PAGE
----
Housing Price Growth to Cool Off Later This Year
|GDP||3.0% pace in '18, up from 2.3% in '17 More »|
|Jobs||Slower job gains likely this year as labor market tightens More »|
|Interest rates||10-year T-notes at 3.3% by end '18 More »|
|Inflation||2.6% in '18, up from 2.1% in '17 More »|
|Business spending||Up 7% in '18, boosted by expanded tax breaks More »|
|Energy||Crude trading from $60 to $65 per barrel in June More »|
|Housing||Price growth: 5.0% by end of '18 More »|
|Retail sales||Growing 4.2% in '18 (excluding gas and autos) More »|
|Trade deficit||Widening 5%-6% in '18 More »|
Housing starts fell in February as builders pulled back from apartment construction. Total housing starts fell 7% in February to a seasonally adjusted annual rate of 1.236 million. The decline was led entirely by multifamily construction. Single-family starts rose 2.9% from January, while multifamily starts plummeted 26.1%. Housing completions, the net number of homes added to the housing supply, increased as builders worked through backlogs. Single-family completions rose 3%, while multifamily completions increased 21.5%.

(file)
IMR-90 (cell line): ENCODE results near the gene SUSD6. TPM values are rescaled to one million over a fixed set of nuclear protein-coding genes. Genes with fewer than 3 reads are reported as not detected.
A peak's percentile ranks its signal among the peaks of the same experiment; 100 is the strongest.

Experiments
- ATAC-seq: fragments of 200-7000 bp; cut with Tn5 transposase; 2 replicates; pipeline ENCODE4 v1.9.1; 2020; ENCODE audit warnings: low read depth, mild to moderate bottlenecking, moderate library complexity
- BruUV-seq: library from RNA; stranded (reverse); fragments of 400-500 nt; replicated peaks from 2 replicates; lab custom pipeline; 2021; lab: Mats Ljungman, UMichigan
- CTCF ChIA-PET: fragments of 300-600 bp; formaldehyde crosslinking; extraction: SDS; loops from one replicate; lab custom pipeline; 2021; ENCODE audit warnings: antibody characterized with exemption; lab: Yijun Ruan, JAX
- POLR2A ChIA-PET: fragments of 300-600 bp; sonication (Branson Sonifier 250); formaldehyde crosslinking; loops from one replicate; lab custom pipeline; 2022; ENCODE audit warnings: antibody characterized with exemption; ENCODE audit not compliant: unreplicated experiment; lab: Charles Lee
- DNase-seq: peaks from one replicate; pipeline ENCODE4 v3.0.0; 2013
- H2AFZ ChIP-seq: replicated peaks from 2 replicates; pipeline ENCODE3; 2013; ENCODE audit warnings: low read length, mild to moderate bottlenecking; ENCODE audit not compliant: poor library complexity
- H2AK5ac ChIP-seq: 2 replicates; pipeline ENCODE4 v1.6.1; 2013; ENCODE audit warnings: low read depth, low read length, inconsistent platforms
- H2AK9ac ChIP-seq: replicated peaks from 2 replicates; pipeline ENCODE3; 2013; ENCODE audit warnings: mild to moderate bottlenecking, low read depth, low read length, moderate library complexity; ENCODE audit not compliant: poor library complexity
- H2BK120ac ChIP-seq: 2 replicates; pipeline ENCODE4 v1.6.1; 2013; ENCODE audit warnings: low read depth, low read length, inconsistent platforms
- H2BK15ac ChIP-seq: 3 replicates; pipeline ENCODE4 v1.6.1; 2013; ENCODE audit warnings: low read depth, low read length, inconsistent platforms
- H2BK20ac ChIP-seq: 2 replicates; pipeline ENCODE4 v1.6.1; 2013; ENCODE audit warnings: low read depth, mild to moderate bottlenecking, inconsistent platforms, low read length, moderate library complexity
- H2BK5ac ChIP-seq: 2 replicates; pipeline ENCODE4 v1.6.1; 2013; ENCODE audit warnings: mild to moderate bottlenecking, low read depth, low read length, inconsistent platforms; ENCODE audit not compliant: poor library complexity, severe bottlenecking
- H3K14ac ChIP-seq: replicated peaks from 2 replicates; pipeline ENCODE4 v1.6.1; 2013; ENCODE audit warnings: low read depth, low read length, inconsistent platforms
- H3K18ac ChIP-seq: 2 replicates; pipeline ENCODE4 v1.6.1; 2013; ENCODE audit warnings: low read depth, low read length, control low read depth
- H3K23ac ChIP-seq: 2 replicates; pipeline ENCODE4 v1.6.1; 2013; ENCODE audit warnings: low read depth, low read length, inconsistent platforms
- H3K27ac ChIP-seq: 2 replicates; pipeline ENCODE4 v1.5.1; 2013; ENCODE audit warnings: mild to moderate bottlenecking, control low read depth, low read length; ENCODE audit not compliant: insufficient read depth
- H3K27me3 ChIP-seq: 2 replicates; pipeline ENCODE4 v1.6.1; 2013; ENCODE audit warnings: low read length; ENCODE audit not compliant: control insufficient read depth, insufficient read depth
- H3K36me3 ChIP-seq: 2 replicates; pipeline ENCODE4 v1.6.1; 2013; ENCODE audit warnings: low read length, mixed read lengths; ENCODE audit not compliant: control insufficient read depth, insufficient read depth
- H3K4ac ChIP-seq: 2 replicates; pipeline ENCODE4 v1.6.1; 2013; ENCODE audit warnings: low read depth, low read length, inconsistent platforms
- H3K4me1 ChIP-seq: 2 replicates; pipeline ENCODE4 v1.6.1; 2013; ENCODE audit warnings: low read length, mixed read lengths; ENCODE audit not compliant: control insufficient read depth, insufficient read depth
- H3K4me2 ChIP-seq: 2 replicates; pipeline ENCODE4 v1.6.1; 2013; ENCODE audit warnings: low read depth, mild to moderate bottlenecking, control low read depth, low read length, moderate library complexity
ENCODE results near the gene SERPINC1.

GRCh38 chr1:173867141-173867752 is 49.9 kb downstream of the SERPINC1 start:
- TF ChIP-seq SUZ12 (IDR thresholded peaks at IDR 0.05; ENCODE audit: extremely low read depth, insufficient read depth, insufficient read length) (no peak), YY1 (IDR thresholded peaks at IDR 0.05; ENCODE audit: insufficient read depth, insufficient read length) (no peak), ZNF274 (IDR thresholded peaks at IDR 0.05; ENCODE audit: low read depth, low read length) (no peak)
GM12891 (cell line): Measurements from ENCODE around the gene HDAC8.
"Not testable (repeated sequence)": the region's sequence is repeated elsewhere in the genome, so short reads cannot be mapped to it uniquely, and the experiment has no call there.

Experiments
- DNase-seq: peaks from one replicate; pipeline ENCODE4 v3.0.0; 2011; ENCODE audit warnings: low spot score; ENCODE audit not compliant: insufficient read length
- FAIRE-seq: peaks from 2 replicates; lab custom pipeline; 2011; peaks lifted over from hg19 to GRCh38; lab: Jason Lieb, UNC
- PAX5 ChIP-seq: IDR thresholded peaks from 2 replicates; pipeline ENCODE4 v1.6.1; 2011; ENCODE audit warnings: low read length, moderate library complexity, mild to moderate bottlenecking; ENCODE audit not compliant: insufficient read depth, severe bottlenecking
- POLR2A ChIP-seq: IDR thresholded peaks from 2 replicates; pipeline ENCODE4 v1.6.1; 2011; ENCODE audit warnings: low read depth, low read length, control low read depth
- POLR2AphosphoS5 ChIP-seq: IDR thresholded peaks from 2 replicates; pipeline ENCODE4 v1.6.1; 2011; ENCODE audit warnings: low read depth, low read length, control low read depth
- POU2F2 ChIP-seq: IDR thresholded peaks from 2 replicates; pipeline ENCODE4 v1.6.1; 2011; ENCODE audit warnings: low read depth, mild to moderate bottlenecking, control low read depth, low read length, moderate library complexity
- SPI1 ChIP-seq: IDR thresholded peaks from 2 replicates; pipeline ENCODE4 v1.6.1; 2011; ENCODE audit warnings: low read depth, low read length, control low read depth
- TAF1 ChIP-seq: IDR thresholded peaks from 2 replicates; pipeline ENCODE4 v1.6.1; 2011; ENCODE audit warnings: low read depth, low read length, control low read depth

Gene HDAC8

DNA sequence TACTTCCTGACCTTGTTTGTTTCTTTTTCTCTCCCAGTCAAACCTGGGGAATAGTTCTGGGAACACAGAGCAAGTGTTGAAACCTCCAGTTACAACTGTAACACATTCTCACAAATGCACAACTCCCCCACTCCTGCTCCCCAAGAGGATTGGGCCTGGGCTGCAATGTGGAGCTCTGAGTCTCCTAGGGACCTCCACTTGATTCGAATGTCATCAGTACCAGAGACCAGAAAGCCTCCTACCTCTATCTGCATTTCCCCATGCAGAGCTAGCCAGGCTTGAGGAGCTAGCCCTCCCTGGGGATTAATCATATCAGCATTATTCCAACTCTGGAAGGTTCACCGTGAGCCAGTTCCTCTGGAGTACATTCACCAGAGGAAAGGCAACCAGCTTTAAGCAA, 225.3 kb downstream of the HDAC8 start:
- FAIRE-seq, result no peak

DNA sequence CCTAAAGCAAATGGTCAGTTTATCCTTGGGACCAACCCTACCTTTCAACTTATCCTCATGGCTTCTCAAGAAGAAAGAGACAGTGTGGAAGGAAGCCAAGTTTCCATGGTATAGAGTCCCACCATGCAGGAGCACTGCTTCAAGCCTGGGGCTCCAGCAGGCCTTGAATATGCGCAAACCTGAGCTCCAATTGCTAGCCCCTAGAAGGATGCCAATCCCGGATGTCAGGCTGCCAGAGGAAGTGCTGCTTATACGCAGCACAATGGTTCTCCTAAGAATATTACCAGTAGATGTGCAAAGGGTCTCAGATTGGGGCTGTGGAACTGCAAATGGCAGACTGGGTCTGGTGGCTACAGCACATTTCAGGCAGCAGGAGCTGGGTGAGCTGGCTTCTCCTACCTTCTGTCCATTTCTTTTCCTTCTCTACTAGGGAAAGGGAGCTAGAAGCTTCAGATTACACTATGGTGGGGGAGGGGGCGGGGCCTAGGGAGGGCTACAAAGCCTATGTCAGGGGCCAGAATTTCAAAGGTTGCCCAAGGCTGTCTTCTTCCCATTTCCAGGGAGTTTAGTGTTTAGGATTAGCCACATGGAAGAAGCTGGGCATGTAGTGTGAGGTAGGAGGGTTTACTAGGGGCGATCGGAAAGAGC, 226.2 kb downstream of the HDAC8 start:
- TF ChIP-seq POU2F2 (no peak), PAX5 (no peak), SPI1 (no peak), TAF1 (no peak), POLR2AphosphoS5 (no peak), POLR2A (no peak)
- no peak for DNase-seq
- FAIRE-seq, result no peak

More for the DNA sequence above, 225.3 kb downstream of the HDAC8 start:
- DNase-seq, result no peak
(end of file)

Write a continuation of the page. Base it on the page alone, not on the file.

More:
New-home sales were flat in February. New-home sales dropped 0.6% between January and February, marking the third consecutive month of declines. However, overall, new-home sales have gone up since 2011. New single-family homes on the market increased to 305,000, up 2% from January. It would take 5.9 months to sell through that inventory at today’s sales pace.
Existing-home sales regained some lost ground. They rose 3.0% in February to a seasonally adjusted rate of 5.38 million. Inventories were down 8.1% — the 33rd consecutive month of year-over-year declines. With such relatively little stock, it would take 3.4 months at the current pace to sell through it. Properties stayed on the market for 37 days in February, down from 45 days a year ago. The National Association of Realtors index of pending home sales, which tracks signed contracts on existing homes, rose 3.1% in February, indicating that the trend of rising sales will continue.
We think today’s 4.44% mortgage rates will hit 4.7% by the end of 2018. Higher interest rates hit first-time home buyers — who often finance more of a home’s cost than so-called trade-up buyers — especially hard.
Expect home prices to stop jumping later this year as low inventory and higher rates dampen demand. Price growth continued its steady climb in January. The S&P CoreLogic Case-Shiller National Home Price Index rose 6.2% in January from a year ago, down slightly after a 6.3% year-over-year gain in December. Strong demand in relation to somewhat scant housing stock is driving up prices. This means that the expected slowdown in price growth will be modest.